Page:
One-Stop Shop
Since it’s difficult to stop by multiple retailers at this time, think of ways to provide a one-stop shopping experience. Bundle chocolate with gift items and remind consumers if you offer gift wrapping and greeting cards. Partner with other local businesses, like florists and coffee shops, to expand your reach while supporting fellow businesses and ease the strain if you are short staffed.

Treats to Ship
Bundle warm-weather treat for consumers who may need to ship gifts, but don’t want the extra expense required for shipping chocolate in the heat. Check out our blog post for 5 Sweets that Beat the Heat. These treats are good options if your community allows sidewalk sales or food trucks to operate.

Gourmet S’mores Kits
Create gourmet s’mores kits and share tips for outdoor enthusiasts to create memorable camp-in experiences. Check out this past blog post for ideas on how to take your s’mores to the next level. The Washington State Parks Foundation offers programming for viewers to enjoy camping activities from their living rooms and back yards.

Subscription Boxes
Create a sweet subscription box, giving shoppers the option to answer a survey to help select the recipient’s favorite treats. This ensures a steady supply of sweet treats for Mom and reoccurring sales for you.

Take-and-Make Treat Kits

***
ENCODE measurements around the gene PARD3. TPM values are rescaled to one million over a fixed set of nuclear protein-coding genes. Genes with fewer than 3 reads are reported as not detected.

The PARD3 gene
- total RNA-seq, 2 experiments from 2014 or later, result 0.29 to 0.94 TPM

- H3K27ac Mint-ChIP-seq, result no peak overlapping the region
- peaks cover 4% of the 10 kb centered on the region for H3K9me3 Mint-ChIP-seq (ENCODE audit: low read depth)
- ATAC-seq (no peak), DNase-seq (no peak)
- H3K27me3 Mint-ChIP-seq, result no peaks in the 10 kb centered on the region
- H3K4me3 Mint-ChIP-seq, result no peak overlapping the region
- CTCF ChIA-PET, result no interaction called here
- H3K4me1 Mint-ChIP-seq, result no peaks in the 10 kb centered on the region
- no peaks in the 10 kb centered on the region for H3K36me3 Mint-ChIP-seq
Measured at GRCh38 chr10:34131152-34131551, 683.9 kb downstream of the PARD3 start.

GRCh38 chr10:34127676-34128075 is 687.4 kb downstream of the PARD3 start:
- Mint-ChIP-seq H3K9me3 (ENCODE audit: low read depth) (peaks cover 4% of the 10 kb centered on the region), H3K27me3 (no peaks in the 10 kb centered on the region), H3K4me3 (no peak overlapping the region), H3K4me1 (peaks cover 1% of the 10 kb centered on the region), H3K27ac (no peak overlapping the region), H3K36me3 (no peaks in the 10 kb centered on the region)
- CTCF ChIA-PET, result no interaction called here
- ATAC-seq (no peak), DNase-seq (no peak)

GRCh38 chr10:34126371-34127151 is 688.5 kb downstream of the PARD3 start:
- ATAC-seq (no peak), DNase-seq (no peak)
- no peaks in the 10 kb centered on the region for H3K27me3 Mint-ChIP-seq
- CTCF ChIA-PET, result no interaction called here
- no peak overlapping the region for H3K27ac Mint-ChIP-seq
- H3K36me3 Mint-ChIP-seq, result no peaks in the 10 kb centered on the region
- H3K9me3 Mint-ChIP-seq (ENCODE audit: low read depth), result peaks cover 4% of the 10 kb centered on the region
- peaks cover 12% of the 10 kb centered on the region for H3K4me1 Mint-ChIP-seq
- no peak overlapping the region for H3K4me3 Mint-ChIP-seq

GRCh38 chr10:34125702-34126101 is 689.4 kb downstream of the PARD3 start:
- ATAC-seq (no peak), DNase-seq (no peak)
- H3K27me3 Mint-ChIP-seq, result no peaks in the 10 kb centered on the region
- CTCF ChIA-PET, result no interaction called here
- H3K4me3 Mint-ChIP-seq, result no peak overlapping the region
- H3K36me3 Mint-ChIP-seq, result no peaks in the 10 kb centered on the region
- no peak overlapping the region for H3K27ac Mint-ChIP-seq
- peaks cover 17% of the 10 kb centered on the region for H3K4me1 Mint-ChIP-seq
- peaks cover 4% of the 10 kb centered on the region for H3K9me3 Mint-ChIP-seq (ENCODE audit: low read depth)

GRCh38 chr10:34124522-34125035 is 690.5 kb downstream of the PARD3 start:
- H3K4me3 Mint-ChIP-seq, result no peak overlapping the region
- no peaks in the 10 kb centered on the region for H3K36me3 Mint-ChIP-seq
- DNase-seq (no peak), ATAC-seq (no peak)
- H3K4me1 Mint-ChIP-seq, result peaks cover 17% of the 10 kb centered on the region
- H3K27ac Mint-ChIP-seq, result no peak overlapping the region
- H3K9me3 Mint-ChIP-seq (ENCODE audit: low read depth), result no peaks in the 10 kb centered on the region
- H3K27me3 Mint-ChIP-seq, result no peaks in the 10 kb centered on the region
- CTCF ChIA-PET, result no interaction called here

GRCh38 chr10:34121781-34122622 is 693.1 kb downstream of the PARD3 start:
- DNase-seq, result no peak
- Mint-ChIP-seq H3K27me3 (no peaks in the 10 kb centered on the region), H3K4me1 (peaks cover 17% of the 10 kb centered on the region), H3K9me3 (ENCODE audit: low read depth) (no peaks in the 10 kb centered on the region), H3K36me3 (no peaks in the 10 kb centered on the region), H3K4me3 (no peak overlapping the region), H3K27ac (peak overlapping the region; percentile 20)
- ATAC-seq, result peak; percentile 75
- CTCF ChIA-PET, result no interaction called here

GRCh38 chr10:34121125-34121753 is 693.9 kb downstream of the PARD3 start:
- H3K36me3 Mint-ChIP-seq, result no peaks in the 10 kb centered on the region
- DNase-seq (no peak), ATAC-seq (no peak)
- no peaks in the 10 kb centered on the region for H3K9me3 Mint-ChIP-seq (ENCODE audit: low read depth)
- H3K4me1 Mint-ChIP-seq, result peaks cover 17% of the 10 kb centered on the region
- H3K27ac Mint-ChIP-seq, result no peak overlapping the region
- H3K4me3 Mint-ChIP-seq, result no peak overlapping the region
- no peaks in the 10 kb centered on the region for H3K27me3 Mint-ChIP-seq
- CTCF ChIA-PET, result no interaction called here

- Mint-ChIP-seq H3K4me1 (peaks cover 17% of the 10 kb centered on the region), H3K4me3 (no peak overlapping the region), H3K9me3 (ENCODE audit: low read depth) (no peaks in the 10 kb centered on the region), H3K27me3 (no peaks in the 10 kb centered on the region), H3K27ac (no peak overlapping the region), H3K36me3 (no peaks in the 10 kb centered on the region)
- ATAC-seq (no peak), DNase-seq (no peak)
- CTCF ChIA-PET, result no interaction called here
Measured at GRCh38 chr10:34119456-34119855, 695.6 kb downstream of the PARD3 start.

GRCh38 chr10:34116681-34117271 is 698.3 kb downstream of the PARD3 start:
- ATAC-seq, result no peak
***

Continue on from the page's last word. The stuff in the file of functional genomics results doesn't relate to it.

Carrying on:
Invite families to make memories together with take-and-make Mother’s Day treat kits. Along with instructions, share a link to your video tutorial for them to follow along.

Ice Cream Sundae Kits
If you sell ice cream, create ice cream sundae kits as a way to upsell pints paired with candy toppings, chocolate and caramel sauces and decorative sprinkles. Make your own “magic” chocolate shell sauce by adding coconut oil to melted chocolate.

Virtual Tasting Kits
Create virtual tasting kits with tasting guides in sets of two. Consider offering add-ons at a discount so the whole family can experience tasting together virtually. Partner with a local liquor shop, winery or coffee maker to pair chocolates with Mom’s favorite beverages.

Customizable Gifts
Give shoppers the opportunity to customize their gifts by offering options to build their own care packages, choose the recipient’s favorite color ribbon or packaging/gift wrap. Use free tools like Canva and Vecteezy to design beautiful custom wraps for chocolate bars or boxed chocolates.

Pin It to Win It
If you aren’t already taking advantage of Pinterest to promote and sell your products, now is the time! Now, more than ever, shoppers are relying on social media for news, inspiration and entertainment. Create Mother’s Day themed boards and post purchasable gift ideas perfect for moms with a sweet tooth. Click here to learn more.

Although many holidays and celebrations look different these days, embrace the opportunity to think creatively and continue to evolve your business. Share in the comments below, creative ways you plan to celebrate moms this year.

Crave more? If you like what you read here, look for the "Subscribe now" box on the right to enter your email address and start receiving weekly tips, like this, delivered straight to your email inbox. RCI's Tip of the Week blog is just one of the many resources we offer to help candy makers refine their craft and build upon their business and marketing practices.